Revoke A Will

How To Revoke A Will

There are some reasons why one may decide to revoke or make changes to a will, and as long as one is still alive and considered mentally capable, you are free to make changes to it. There are particular procedures to revoking a will and they must be followed for it to be described as being accurately and successfully done. To dictate your wishes for your new will, you must make it clearly stated in another new document to reflect your intentions correctly.

There are several instances which require a revocation of a will which include marriage, moving to a new state, having a new child or grandchild, death of a spouse, a nominated beneficiary or will executor dies or becomes unavailable, a change in value of your real estate or loss of a significant piece of your real estate. Although it isn’t compulsory to revoke your will every time you experience any of these events as a codicil helps amend your existing will. However, if the changes you intend to make are significant, revoking your will becomes the way to go.

To revoke a will, the law specifies that it must be utterly destroyed. Just canceling the previous will doesn’t cut it. The recommended methods are burning and shredding, and if there are copies of the will with persons other than yourself, these copies must be retrieved and destroyed as well, personally, as destroying your will isn’t something you would want to leave to someone else.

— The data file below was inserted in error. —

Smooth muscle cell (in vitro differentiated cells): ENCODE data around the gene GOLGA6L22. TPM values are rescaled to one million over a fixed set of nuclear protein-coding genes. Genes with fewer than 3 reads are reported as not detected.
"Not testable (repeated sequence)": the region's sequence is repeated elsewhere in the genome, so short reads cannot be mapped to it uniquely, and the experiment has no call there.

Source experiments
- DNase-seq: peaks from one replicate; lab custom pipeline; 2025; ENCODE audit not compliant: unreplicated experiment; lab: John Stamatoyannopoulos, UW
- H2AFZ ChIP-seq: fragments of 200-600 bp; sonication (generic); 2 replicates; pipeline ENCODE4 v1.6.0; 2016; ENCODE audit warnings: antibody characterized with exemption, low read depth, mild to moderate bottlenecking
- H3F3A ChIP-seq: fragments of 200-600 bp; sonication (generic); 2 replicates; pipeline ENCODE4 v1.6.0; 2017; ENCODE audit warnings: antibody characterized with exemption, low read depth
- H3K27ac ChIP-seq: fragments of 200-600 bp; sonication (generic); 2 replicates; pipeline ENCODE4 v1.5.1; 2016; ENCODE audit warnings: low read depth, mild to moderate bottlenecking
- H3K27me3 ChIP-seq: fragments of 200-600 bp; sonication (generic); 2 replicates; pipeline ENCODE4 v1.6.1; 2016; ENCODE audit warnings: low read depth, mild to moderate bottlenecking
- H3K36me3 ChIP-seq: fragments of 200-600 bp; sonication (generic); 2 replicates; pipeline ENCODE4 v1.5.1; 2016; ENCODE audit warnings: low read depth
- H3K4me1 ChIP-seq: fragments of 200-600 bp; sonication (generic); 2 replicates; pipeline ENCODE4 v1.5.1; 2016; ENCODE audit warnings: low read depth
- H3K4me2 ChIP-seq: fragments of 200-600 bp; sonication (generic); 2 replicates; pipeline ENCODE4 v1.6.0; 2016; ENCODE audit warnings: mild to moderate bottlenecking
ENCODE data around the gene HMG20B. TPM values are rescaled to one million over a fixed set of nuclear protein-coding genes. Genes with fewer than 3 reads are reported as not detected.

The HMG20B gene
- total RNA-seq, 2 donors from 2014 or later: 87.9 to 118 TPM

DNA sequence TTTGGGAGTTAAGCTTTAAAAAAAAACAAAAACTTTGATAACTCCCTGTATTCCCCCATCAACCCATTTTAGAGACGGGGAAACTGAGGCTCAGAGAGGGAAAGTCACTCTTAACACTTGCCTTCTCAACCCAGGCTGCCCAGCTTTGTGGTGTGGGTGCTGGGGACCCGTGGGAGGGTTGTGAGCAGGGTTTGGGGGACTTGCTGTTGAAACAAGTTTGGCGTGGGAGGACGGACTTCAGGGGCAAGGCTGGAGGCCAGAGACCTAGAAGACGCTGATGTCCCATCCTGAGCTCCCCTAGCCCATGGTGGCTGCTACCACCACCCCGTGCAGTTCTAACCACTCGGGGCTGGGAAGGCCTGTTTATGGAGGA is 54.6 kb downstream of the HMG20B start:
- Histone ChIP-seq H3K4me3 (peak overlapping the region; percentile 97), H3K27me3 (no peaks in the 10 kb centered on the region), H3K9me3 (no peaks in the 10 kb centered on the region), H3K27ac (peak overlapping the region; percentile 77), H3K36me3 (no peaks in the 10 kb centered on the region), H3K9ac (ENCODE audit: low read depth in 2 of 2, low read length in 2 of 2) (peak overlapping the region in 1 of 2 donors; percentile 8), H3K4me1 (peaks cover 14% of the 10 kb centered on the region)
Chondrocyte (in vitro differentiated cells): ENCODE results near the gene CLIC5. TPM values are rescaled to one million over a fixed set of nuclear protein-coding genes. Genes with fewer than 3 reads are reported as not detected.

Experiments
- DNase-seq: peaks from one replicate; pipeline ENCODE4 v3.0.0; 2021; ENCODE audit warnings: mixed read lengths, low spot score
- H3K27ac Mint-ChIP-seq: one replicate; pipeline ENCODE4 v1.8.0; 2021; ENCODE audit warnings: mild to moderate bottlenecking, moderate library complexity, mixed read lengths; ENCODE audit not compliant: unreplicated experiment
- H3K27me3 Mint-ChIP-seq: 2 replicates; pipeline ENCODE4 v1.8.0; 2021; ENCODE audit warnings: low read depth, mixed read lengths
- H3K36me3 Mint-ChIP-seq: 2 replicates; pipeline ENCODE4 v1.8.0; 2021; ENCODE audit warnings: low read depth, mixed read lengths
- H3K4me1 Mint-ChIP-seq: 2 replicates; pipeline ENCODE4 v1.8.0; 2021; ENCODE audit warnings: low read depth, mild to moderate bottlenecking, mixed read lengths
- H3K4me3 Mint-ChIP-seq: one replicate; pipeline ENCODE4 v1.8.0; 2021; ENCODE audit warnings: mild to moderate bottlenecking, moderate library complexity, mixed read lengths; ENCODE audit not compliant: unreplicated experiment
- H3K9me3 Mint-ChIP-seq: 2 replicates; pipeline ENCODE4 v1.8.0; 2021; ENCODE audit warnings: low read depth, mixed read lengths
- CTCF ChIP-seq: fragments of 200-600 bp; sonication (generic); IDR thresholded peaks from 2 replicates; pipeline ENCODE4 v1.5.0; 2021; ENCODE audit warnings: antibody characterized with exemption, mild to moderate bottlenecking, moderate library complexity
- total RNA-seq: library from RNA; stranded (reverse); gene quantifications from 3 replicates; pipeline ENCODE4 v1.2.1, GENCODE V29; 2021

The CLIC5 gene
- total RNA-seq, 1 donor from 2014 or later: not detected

When revoking your will, it is usually recommended that you have two or more persons witnessing the action to prevent contests to the will in future because the witnesses would stop any person that seeks to challenge the validity of the new will. The witnesses to the revoking of your will cannot be any person under 18 years of age, as applies to making a new will. Any person can stand as witness to the revoking of the will as long as the mandatory age minimum requirement is met.

After destroying every portion of the old will, you can then begin proceedings on drafting a new will. It is recommended that when creating the new will, a reference should be made to the old will so as to prevent any future contest to the will in court. Also, you should also make a mention of the date of the old will when signing the new will. As with all wills, it is recommended that you engage an estate planner who are familiar with the many requirements to help you write a will which represents your interests to the fullest. Also, other than will writing service, they also protect your will by keeping in a safe location with their will custody service.

Proper revocation of a will is necessary to ensure that your will doesn’t get entangled in legal struggles after your demise.

Who Are We?

I am an Estate Planner and a licensee of Precepts Legacy, able to provide guidance on how to have a comprehensive estate planning using Wills and Trusts. I can help you in writing your Will and introducing professionals from Precepts Trustee Ltd to be the executor and trustee of your Will. 


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